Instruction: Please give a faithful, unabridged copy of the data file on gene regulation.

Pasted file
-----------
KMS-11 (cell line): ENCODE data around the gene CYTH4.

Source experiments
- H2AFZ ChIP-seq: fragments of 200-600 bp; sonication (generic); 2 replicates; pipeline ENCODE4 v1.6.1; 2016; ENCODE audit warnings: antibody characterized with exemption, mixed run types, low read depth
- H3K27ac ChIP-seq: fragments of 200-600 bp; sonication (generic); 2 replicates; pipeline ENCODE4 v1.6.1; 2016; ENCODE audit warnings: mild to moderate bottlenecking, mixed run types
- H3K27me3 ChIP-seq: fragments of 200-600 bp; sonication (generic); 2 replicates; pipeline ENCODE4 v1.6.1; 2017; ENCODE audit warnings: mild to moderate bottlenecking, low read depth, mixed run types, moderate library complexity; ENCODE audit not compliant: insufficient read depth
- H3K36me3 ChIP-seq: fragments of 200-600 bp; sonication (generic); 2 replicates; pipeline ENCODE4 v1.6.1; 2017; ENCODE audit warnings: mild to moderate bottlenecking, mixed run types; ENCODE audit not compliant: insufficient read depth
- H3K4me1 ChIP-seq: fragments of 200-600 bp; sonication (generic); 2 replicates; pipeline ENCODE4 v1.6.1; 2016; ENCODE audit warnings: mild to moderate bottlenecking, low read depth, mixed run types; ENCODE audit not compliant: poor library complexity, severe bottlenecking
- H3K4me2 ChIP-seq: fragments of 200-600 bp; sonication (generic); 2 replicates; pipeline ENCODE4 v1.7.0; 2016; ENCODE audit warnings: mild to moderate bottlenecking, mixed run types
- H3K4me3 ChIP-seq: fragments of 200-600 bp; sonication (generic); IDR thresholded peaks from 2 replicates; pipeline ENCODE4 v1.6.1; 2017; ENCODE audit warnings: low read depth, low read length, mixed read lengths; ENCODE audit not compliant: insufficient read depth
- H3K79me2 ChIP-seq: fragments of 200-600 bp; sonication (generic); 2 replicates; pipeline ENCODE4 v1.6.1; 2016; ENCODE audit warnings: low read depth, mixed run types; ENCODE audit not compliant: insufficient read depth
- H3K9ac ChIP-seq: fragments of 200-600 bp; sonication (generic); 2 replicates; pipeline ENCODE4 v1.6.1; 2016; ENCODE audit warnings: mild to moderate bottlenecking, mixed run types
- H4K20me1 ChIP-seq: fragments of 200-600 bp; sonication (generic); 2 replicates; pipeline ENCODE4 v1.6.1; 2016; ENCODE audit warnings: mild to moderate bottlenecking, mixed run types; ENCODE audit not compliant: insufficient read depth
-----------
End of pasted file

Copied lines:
KMS-11 (cell line): ENCODE data around the gene CYTH4.

Source experiments
- H2AFZ ChIP-seq: fragments of 200-600 bp; sonication (generic); 2 replicates; pipeline ENCODE4 v1.6.1; 2016; ENCODE audit warnings: antibody characterized with exemption, mixed run types, low read depth
- H3K27ac ChIP-seq: fragments of 200-600 bp; sonication (generic); 2 replicates; pipeline ENCODE4 v1.6.1; 2016; ENCODE audit warnings: mild to moderate bottlenecking, mixed run types
- H3K27me3 ChIP-seq: fragments of 200-600 bp; sonication (generic); 2 replicates; pipeline ENCODE4 v1.6.1; 2017; ENCODE audit warnings: mild to moderate bottlenecking, low read depth, mixed run types, moderate library complexity; ENCODE audit not compliant: insufficient read depth
- H3K36me3 ChIP-seq: fragments of 200-600 bp; sonication (generic); 2 replicates; pipeline ENCODE4 v1.6.1; 2017; ENCODE audit warnings: mild to moderate bottlenecking, mixed run types; ENCODE audit not compliant: insufficient read depth
- H3K4me1 ChIP-seq: fragments of 200-600 bp; sonication (generic); 2 replicates; pipeline ENCODE4 v1.6.1; 2016; ENCODE audit warnings: mild to moderate bottlenecking, low read depth, mixed run types; ENCODE audit not compliant: poor library complexity, severe bottlenecking
- H3K4me2 ChIP-seq: fragments of 200-600 bp; sonication (generic); 2 replicates; pipeline ENCODE4 v1.7.0; 2016; ENCODE audit warnings: mild to moderate bottlenecking, mixed run types
- H3K4me3 ChIP-seq: fragments of 200-600 bp; sonication (generic); IDR thresholded peaks from 2 replicates; pipeline ENCODE4 v1.6.1; 2017; ENCODE audit warnings: low read depth, low read length, mixed read lengths; ENCODE audit not compliant: insufficient read depth
- H3K79me2 ChIP-seq: fragments of 200-600 bp; sonication (generic); 2 replicates; pipeline ENCODE4 v1.6.1; 2016; ENCODE audit warnings: low read depth, mixed run types; ENCODE audit not compliant: insufficient read depth
- H3K9ac ChIP-seq: fragments of 200-600 bp; sonication (generic); 2 replicates; pipeline ENCODE4 v1.6.1; 2016; ENCODE audit warnings: mild to moderate bottlenecking, mixed run types
- H4K20me1 ChIP-seq: fragments of 200-600 bp; sonication (generic); 2 replicates; pipeline ENCODE4 v1.6.1; 2016; ENCODE audit warnings: mild to moderate bottlenecking, mixed run types; ENCODE audit not compliant: insufficient read depth